Bishops Ask Pardon for Africans' Guilt in Slave Trafficking

On Goree Island, Symbol of the Trade in Human Beings

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DAKAR, Senegal, OCT. 9, 2003 (Zenit.org).- The Catholic Church in Africa has asked forgiveness publicly and solemnly for the role played by Africans past and present in old and new forms of slavery.

The appeal took place in a “ceremony of forgiveness” for Africans who “have sold their brothers.” The event came within the framework of the meeting of the Symposium of Episcopal Conferences of Africa and Madagascar (SECAM) which ends Sunday.

On behalf of the whole African episcopate, three bishops said: “We acknowledge these grave faults and we kneel down to ask for forgiveness.”

“These sins, once forgiven, require that the Catholic Church today, for which we respond in Africa, put ten times more ardor to correct the mistaken mentality, which has arisen from these events and permitted them,” the bishops added in the ceremony held last Sunday.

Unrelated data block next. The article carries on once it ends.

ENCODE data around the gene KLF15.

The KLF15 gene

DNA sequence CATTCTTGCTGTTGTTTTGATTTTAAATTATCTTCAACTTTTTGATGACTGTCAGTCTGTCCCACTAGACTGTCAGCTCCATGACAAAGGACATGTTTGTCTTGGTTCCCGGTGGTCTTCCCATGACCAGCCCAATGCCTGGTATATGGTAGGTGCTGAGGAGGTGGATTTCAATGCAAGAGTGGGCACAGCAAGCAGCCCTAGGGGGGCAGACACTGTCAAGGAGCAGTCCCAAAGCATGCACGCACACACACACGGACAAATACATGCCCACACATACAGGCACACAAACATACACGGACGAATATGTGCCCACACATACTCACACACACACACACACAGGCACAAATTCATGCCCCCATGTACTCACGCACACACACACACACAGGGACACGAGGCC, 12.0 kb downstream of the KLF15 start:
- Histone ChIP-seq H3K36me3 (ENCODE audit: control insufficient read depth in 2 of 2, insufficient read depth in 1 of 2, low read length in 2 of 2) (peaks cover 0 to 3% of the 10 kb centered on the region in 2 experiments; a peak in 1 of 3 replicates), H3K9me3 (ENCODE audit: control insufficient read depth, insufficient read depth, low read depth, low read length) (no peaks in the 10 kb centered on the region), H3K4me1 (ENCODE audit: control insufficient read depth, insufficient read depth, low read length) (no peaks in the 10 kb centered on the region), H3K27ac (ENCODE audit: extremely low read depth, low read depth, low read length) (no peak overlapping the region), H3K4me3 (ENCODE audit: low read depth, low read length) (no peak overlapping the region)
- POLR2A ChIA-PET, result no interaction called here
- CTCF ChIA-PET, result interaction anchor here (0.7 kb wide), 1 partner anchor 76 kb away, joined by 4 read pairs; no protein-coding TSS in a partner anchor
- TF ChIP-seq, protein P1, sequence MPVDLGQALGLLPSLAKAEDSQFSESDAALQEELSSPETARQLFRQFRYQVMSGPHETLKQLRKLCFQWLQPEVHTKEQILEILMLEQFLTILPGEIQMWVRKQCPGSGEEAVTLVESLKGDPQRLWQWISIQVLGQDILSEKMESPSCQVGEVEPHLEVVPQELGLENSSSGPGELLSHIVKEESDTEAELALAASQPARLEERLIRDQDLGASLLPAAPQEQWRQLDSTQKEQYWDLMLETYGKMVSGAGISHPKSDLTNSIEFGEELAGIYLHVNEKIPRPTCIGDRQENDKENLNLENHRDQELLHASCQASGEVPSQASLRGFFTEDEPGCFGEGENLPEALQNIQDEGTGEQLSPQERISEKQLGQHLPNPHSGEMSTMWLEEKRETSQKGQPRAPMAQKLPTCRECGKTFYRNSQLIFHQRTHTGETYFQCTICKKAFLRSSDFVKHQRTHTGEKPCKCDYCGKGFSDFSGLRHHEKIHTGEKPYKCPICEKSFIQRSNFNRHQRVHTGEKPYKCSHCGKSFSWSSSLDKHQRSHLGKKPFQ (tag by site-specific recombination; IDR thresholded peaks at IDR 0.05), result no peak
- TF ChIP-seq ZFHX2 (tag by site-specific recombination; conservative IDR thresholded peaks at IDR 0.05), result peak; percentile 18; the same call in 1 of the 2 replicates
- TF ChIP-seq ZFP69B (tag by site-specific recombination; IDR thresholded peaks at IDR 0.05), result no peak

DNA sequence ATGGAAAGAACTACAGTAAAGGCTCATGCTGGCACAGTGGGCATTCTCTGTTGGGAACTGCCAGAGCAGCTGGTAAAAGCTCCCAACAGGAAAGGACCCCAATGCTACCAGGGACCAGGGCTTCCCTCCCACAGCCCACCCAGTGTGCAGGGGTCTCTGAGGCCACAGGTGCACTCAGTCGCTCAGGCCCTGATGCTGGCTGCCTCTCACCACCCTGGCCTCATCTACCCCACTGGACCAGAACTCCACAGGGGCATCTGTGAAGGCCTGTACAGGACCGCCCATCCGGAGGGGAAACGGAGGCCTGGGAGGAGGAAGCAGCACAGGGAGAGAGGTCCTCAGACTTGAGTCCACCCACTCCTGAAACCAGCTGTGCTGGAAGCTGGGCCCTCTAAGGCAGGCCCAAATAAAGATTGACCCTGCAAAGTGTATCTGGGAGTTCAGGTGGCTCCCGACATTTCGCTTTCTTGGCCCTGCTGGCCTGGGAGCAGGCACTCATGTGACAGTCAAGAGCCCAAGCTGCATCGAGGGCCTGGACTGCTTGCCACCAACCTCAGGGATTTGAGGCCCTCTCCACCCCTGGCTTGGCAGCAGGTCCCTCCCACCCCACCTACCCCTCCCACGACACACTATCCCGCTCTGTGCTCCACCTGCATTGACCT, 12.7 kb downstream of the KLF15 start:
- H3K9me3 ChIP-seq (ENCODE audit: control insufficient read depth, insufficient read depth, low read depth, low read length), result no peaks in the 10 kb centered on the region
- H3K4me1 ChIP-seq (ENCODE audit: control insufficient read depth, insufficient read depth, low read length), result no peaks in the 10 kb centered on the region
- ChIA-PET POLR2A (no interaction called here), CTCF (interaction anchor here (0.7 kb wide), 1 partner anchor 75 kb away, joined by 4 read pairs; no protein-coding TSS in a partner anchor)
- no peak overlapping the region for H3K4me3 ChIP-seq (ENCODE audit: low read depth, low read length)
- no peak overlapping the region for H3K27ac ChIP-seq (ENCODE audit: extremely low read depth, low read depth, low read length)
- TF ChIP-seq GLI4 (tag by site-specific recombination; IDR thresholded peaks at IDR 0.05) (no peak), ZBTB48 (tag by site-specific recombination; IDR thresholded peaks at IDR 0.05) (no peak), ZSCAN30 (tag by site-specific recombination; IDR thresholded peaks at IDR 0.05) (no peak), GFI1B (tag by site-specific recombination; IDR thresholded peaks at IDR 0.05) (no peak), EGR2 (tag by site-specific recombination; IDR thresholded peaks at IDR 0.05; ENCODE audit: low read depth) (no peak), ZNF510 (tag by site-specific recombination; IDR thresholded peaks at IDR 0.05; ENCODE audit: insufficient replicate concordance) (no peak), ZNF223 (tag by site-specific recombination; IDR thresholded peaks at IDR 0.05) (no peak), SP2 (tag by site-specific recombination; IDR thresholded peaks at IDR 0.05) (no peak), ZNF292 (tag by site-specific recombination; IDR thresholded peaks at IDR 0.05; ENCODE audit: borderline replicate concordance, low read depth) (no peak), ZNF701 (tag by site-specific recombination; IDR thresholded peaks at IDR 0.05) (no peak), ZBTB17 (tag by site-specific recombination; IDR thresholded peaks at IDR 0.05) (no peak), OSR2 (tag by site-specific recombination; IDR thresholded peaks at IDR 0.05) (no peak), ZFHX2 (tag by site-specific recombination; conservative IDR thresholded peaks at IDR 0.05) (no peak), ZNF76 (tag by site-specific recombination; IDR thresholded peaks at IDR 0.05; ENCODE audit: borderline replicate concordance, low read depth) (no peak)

The ceremony was held in the infamous “House of Slaves” on the island of Goree. It was followed by a Stations of the Cross and a Mass. John Paul II visited this place on Feb. 22, 1992.

The SECAM meeting, attended by 150 cardinals and bishops, aimed to stimulate the work of “purifying the memory,” terms used by Archbishop Laurent Monsengwo Pasinya of Kisangani, president of SECAM.

A report published Oct. 4 attests to the guilt of Africans in their own enslavement. It was written by Father Barthelemy Adoukonou, secretary-general of the Regional Episcopal Conference for French-speaking Western Africa. In his 15-page report, the Benin theologian states that slavery took place thanks to the complicity of some Africans.

“The trade of Blacks is one of the most odious acts, or perhaps the most odious of human history, be it for its dimensions or the human disasters it caused, or because of the mentalities and behaviors that allowed them,” the reports states. “Among these mentalities and behaviors we, for our part, include in the first place the mentalities and behaviors of ourselves, Blacks.”

The “trade,” the priest writes, “would not have taken place and would no be perpetuated under such harmful and hidden forms if we did not bear the responsibility that we have.”

“There are Africans who have sold their brothers,” Archbishop Theodore Adrien Sarr of Dakar told the press on Monday.

Affirming this truth was necessary, he added, so that “Africans will emerge from a kind of ‘self-inferiority’ and take the future of Africa by the reins.”

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